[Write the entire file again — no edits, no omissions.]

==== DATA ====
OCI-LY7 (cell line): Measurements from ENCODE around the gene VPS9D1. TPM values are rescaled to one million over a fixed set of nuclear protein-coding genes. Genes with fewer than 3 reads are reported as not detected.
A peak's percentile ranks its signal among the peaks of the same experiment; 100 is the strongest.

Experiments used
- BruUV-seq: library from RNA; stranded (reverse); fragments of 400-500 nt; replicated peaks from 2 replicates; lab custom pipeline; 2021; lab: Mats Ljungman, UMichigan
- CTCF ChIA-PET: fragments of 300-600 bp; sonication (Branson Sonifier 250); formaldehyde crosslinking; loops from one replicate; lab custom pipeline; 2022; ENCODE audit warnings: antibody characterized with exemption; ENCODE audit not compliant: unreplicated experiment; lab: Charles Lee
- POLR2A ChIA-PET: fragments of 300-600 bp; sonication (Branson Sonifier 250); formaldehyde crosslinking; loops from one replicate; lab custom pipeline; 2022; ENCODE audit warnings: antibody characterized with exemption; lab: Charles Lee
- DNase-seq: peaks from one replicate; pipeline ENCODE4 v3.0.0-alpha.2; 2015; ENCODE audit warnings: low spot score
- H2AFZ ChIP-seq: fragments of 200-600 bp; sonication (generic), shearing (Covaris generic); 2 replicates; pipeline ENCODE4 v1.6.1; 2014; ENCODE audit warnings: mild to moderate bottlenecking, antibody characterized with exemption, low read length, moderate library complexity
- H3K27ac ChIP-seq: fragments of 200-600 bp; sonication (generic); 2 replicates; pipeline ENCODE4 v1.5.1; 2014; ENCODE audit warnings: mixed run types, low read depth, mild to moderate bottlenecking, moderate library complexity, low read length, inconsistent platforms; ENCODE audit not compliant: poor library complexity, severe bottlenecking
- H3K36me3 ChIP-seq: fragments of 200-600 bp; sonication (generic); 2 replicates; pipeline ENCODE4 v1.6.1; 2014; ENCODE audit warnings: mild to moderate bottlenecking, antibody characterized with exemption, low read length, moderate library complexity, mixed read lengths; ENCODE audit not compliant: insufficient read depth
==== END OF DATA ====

OCI-LY7 (cell line): Measurements from ENCODE around the gene VPS9D1. TPM values are rescaled to one million over a fixed set of nuclear protein-coding genes. Genes with fewer than 3 reads are reported as not detected.
A peak's percentile ranks its signal among the peaks of the same experiment; 100 is the strongest.

Experiments used
- BruUV-seq: library from RNA; stranded (reverse); fragments of 400-500 nt; replicated peaks from 2 replicates; lab custom pipeline; 2021; lab: Mats Ljungman, UMichigan
- CTCF ChIA-PET: fragments of 300-600 bp; sonication (Branson Sonifier 250); formaldehyde crosslinking; loops from one replicate; lab custom pipeline; 2022; ENCODE audit warnings: antibody characterized with exemption; ENCODE audit not compliant: unreplicated experiment; lab: Charles Lee
- POLR2A ChIA-PET: fragments of 300-600 bp; sonication (Branson Sonifier 250); formaldehyde crosslinking; loops from one replicate; lab custom pipeline; 2022; ENCODE audit warnings: antibody characterized with exemption; lab: Charles Lee
- DNase-seq: peaks from one replicate; pipeline ENCODE4 v3.0.0-alpha.2; 2015; ENCODE audit warnings: low spot score
- H2AFZ ChIP-seq: fragments of 200-600 bp; sonication (generic), shearing (Covaris generic); 2 replicates; pipeline ENCODE4 v1.6.1; 2014; ENCODE audit warnings: mild to moderate bottlenecking, antibody characterized with exemption, low read length, moderate library complexity
- H3K27ac ChIP-seq: fragments of 200-600 bp; sonication (generic); 2 replicates; pipeline ENCODE4 v1.5.1; 2014; ENCODE audit warnings: mixed run types, low read depth, mild to moderate bottlenecking, moderate library complexity, low read length, inconsistent platforms; ENCODE audit not compliant: poor library complexity, severe bottlenecking
- H3K36me3 ChIP-seq: fragments of 200-600 bp; sonication (generic); 2 replicates; pipeline ENCODE4 v1.6.1; 2014; ENCODE audit warnings: mild to moderate bottlenecking, antibody characterized with exemption, low read length, moderate library complexity, mixed read lengths; ENCODE audit not compliant: insufficient read depth